> On Aug 8, 2017, at 11:10 PM, Taylor Swift <kelvin1...@gmail.com> wrote:
> On Wed, Aug 9, 2017 at 1:51 AM, Andrew Trick <atr...@apple.com 
> <mailto:atr...@apple.com>> wrote:
>> On Aug 8, 2017, at 8:44 PM, Taylor Swift <kelvin1...@gmail.com 
>> <mailto:kelvin1...@gmail.com>> wrote:
>> cool,, as for UnsafeMutableRawBufferPointer.copy(from:bytes:), I cannot find 
>> such a function anywhere in the API. There is copyBytes(from:) 
>> <https://developer.apple.com/documentation/swift/unsafemutablerawbufferpointer/2635415-copybytes>,
>>  but the documentation is messed up and mentions a nonexistent count: 
>> argument over and over again. The documentation also doesn’t mention what 
>> happens if there is a length mismatch, so users are effectively relying on 
>> an implementation detail. I don’t know how to best resolve this.
> We currently have `UnsafeMutableRawBufferPointer.copyBytes(from:)`. I don’t 
> think your proposal changes that. The current docs refer to the `source` 
> parameter, which is correct. Docs refer to the parameter name, not the label 
> name. So `source.count` is the size of the input. I was pointing out that it 
> has the semantics: `debugAssert(source.count <= self.count)`.
> Your proposal changes `UnsafeRawPointer.copyBytes(from:count:)` to 
> `UnsafeRawPointer.copy(from:bytes:)`. Originally we wanted to those API names 
> to match, but I’m fine with your change. What is more important is that the 
> semantics are the same as `copyBytes(from:)`. Furthermore, any new methods 
> that you add that copy into a raw buffer (e.g. 
> initializeMemory(as:from:count:)) should have similar behavior.
> I’m fine with switching to taking the count from the source, though I think 
> taking the count from the destination is slightly better because 1) the use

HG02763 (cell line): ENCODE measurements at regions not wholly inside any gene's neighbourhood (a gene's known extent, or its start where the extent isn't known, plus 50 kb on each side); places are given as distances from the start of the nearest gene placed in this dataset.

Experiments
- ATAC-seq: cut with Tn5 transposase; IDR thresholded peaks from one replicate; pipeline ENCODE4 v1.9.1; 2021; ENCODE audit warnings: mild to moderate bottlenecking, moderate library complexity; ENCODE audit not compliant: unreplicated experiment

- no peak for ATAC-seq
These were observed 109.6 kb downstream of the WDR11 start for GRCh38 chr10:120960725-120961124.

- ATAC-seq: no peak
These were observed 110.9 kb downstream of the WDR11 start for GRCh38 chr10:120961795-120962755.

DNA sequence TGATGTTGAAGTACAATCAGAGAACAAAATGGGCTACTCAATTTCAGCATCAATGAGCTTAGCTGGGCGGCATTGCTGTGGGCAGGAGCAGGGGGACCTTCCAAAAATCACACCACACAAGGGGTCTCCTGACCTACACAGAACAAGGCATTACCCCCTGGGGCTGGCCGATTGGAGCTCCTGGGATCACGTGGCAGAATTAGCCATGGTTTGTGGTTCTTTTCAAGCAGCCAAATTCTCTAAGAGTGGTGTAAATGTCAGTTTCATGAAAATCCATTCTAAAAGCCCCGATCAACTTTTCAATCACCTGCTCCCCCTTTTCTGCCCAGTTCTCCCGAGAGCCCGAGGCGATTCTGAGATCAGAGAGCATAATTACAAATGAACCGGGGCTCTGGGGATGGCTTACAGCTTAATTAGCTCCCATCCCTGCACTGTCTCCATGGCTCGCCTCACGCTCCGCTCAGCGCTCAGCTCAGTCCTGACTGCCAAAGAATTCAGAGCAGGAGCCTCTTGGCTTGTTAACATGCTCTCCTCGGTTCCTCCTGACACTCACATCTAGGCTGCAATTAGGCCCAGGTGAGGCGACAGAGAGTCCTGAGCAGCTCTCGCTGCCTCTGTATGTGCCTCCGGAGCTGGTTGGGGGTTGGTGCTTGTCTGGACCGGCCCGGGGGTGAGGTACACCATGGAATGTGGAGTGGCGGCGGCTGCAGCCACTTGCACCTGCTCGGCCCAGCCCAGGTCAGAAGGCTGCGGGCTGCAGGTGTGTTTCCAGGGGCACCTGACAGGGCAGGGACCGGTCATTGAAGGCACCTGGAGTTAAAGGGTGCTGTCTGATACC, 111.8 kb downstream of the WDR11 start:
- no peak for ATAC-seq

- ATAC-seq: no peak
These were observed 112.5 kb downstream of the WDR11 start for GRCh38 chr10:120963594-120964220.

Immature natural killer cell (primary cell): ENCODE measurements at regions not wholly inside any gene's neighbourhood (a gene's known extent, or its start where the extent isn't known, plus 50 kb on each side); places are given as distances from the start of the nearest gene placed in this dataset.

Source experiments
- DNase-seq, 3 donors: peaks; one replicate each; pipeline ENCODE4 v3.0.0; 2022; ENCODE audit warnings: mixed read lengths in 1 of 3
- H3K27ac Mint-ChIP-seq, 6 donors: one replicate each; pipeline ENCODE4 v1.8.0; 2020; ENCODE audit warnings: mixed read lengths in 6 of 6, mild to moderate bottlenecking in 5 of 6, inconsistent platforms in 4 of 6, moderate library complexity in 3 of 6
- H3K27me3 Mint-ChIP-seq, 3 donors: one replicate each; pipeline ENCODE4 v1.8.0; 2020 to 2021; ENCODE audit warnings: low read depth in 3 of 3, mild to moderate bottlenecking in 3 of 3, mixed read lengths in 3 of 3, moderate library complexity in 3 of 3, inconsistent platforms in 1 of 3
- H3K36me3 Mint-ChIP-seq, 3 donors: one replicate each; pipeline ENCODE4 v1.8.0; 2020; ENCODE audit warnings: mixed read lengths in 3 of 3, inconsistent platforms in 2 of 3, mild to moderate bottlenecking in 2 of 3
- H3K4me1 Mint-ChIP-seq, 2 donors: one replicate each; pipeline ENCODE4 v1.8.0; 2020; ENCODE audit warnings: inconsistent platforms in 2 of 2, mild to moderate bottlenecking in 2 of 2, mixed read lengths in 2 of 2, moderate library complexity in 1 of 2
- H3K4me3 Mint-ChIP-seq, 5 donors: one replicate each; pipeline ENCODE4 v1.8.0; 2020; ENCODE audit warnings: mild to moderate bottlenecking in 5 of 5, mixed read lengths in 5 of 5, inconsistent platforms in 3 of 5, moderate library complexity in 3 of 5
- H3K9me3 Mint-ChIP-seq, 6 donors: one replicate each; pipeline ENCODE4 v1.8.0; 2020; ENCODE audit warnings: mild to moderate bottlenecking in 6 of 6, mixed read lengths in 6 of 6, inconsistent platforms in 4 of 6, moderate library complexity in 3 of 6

> cases I mentioned in the other email, and 2) all the other memorystate 
> functions use self.count instead of source.count, if they take a source 
> argument. But being consistent with the raw pointer version is more important.

If it’s copying from a buffer it should not take a count, if it’s copying from 
a pointer it obviously needs to take a count. What I mean by the two versions 
being named consistently is simply that they’re both named `copyBytes`. That 
really isn’t important though. The overflow/underflow semantics being 
consistent are important.

(Incidentally, the reason “bytes” needs to be in the somewhere name is because 
this method isn’t capable of copying nontrivial values)

> Should the methods that don’t deal with raw buffers also be modified to use 
> the source argument (i.e. UnsafeMutableBufferPointer.initialize(from:))?

I’m not sure what you mean by this. It also allows the destination to be larger 
than the source. Initializing from a sequence does not trap on overflow because 
we can’t guarantee the size of the sequence ahead of time. When I talk about 
consistent overflow/underflow semantics, I’m only talking about initializing 
one unsafe buffer/pointer from another unsafe buffer/pointer.

> Also, was there a reason why UnsafeMutableRawBufferPointer.copyBytes(from:) 
> uses the source’s count instead of its own? Right now this behavior is 
> “technically” undocumented behavior (as the public docs haven’t been updated) 
> so if there was ever a time to change it, now would be it.

Mainly because partial initialization is more expected than dropping data on